Have you ever played small? Cut it out.

Making myself nothing to suit others is not humility; it’s ego and lack of trust. When I make myself small to “help” someone else feel like they are important what I’m really communicating is I think I’m too big for you to handle and you are too weak to see my greatness. Real relationships require real honesty. If I cannot allow myself to be fully me when we’re together, am I really allowing the other person to be all they can be? Of course not.

Making myself nothing is just another mask for fear. Fear is nothing more than False Evidence Appearing Real. What are we really afraid of when we do that? Rejection? Failure? Pride?

We get caught up in the lie that we are being too prideful if we boast (talk) about our accomplishments. Really? Isn’t playing small prideful as well? Yes, we can be very prideful in our ability to make ourselves small — I see it all the time in church. We get hung up on thinking that playing small pleases God. No it does not.

God did not create us to be small nor did He create us to fit in. We are created in HIS likeness in order to make a difference in this world. We cannot make a difference if we are playing down to nothing.

Making myself nothing so that other people can feel like everything is about manipulation and control. It’s about people pleasing and being liked.

Let go of the control.

Be who you were created to be and make a difference.

You can do it.

I believe in you.

Thought for today: Cowboy Wisdom

 Cowboys and “whine” do not mix.

I fell off a horse nine years ago, figuratively speaking anyway.  And then while I was still on the ground a whole stampede ran through and about did me in.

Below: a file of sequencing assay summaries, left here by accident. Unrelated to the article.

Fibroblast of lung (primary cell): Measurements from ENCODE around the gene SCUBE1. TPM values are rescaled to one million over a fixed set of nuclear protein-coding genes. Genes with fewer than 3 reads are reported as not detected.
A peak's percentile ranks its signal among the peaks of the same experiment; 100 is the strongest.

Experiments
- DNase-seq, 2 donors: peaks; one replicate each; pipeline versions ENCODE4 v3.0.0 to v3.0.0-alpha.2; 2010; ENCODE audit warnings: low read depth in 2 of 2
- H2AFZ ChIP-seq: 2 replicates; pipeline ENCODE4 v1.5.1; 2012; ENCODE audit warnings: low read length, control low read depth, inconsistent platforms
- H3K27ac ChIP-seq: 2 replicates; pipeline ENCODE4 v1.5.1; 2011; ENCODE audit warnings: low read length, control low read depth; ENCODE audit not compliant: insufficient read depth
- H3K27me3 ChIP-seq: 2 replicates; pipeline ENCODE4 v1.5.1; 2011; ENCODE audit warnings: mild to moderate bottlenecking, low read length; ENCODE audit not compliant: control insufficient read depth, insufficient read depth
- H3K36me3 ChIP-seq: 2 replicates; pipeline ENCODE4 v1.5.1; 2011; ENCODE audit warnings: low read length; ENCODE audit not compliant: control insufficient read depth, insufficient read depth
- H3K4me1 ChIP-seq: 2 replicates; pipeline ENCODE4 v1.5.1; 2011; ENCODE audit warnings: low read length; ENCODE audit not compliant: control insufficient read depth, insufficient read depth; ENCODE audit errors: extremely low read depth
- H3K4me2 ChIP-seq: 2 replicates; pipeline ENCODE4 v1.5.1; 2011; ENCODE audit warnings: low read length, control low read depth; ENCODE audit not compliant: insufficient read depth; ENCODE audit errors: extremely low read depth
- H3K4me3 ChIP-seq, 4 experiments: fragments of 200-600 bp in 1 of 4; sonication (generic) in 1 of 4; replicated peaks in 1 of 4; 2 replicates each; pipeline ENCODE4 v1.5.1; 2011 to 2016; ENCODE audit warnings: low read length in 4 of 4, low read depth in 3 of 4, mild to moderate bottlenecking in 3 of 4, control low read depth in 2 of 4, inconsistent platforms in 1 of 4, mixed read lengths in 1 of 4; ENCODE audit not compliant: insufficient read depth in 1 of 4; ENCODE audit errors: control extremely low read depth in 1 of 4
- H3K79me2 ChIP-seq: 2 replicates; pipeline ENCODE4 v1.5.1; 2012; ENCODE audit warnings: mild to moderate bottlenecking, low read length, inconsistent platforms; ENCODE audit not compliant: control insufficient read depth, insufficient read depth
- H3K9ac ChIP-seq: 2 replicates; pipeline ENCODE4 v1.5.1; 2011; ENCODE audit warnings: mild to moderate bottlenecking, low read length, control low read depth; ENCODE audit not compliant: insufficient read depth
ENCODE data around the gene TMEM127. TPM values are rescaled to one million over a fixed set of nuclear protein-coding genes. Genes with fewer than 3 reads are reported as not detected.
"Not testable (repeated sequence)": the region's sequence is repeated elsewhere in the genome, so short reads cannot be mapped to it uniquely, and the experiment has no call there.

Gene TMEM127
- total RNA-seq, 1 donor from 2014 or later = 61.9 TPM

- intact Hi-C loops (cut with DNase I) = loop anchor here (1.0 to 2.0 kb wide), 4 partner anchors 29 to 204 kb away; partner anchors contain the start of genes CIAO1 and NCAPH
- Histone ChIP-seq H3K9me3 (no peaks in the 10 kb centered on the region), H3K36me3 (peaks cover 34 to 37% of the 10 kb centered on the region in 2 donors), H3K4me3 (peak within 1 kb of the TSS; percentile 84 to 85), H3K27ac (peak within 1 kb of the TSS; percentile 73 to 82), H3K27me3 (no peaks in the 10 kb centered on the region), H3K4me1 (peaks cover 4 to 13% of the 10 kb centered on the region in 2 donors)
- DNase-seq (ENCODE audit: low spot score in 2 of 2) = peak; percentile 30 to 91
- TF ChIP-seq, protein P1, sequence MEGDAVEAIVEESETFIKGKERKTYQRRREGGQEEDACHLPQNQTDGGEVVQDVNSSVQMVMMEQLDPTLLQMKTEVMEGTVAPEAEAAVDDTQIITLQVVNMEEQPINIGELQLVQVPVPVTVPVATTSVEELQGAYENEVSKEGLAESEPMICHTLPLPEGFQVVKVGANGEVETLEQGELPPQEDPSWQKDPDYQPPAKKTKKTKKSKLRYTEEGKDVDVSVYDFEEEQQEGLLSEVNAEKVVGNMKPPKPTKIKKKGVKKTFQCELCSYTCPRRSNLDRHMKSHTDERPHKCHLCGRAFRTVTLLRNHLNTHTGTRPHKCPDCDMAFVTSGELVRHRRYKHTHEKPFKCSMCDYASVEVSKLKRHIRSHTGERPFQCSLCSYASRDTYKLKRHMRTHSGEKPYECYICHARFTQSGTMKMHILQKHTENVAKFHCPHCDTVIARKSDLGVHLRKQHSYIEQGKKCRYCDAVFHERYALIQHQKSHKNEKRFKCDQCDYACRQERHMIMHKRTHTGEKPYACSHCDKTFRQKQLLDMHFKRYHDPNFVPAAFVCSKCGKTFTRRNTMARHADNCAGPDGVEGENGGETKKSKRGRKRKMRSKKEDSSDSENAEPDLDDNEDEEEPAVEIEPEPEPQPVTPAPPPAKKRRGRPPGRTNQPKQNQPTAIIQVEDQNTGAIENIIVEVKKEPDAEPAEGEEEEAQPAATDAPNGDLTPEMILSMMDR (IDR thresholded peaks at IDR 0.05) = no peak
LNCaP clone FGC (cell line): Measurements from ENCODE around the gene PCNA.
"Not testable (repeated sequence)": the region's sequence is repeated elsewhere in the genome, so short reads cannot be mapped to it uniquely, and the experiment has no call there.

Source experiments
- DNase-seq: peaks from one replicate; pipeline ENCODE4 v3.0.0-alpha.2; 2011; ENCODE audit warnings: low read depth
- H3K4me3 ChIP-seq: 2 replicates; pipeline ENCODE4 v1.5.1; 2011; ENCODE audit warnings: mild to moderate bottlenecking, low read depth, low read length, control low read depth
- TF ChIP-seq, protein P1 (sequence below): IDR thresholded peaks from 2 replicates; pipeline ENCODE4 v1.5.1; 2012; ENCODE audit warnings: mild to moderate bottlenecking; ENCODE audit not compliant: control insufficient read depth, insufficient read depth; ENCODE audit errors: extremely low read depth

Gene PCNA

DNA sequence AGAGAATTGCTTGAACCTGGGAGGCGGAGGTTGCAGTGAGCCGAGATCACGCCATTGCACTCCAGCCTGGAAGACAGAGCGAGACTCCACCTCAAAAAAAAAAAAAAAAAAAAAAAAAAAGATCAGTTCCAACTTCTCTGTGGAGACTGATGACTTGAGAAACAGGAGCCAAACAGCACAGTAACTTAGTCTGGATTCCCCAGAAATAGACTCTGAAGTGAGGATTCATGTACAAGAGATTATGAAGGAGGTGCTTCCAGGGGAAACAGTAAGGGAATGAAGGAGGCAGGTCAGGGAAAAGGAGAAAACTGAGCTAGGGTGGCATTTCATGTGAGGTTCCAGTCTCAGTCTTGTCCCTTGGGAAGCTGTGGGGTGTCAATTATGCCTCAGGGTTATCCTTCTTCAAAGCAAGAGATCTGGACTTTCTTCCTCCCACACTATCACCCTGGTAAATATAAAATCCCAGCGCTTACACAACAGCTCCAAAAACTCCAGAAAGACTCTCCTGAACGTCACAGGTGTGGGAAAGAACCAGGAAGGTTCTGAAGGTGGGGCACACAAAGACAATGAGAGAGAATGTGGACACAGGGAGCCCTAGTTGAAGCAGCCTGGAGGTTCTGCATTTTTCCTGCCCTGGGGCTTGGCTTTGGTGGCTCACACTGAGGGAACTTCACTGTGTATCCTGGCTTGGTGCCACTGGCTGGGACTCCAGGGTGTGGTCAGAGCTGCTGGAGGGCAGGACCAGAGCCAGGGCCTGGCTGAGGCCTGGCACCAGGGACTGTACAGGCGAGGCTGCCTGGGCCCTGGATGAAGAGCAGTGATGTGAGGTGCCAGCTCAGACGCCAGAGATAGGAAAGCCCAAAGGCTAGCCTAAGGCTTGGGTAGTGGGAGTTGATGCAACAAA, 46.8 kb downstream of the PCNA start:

Nine years is a long time to be afraid of horses.

If you want to get over this fear, I suggest telling the truth to a cowboy. I’m not sure you’ll like the answer, I know I didn’t, but it will be the right answer. Like it or not.

Me: “I’m tired of this, am I ever going to learn how to trust again?”

Him: “You know what I’m going to tell you right?”

Me: “Yeah, yeah, I know cowgirl up and ride, right?”

Him: “Not this time darlin. This time I’m telling you to grow up and stop making people responsible for what happened in your past. You don’t get to decide for them which end of the horse they are going to be. Trust the rider, trust the horse. If you fall off, get back on, find your seat and ride. You don’t take it out on the horse if you fall off, right?”

Me: “Right.”

Him: “So quit taking it out on people. Once you learn that trick, then you can cowgirl up and ride all you want.”

Either I’ve lived in Oklahoma far to long, or he made perfect sense. He hurt my feelings, like a real friend will from time to time, but he’s right. You can’t ride if you can’t find your seat.

Trust the rider (me)

Trust the horse (them)

find your seat and ride. 

When you fall off (not if)

Pick yourself up

Dust off the dirt

and start again.

And whatever you do, don’t take it out on the horse.

Country Girls, Chatter Boxes, Lobotomies and Life

hy·per·bo·le

   [hahy-pur-buh-lee]

1. obvious and intentional exaggeration.
2. an extravagant statement or figure of speech not intended to be taken literally, as “to wait an eternity.”

Have you ever tried to tell a joke to someone and have them stare at you like you have a third eye? Me too. I’m amazed at how many people do not recognize hyperbole from reality, especially when it comes to humor. In light of that recent discovery,  I want to clarify a few points for my literalistically thinking friends and followers. (I’m pretty sure I made that word up, but you know what I mean.)

While my girlfriends and I love to talk about Johnny Depp, we’re not about to leave our husbands for him. He’s a brilliant actor for sure, but that’s all. And if you still do not understand the nuances of hyperbole, go read some Anne Lamott. She is a strong influence on my writing style today.